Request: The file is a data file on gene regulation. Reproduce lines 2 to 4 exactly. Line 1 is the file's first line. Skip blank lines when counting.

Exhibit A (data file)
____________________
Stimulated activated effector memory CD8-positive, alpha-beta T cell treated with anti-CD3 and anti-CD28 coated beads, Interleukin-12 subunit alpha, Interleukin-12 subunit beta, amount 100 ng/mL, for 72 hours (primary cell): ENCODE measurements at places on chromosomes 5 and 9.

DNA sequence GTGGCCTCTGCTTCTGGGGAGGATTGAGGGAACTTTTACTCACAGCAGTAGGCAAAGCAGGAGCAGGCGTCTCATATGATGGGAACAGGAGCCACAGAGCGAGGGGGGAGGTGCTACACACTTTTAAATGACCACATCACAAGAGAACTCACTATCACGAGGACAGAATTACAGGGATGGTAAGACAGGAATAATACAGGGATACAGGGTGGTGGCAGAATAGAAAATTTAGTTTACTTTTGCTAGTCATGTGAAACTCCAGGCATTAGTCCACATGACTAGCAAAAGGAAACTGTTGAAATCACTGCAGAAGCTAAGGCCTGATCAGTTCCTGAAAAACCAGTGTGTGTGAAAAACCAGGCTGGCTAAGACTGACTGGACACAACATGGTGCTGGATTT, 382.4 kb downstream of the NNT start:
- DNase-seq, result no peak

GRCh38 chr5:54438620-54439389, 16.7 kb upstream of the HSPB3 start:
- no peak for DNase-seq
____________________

DNA sequence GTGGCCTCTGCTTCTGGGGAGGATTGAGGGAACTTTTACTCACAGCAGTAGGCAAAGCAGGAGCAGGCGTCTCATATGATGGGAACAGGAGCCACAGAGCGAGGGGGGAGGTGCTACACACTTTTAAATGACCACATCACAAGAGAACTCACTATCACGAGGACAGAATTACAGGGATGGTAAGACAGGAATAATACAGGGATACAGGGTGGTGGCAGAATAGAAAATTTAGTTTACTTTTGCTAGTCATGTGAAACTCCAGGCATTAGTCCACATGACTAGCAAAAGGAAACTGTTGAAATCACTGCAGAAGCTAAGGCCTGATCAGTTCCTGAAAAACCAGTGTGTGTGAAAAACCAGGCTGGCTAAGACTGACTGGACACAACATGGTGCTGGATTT, 382.4 kb downstream of the NNT start:
- DNase-seq, result no peak

GRCh38 chr5:54438620-54439389, 16.7 kb upstream of the HSPB3 start: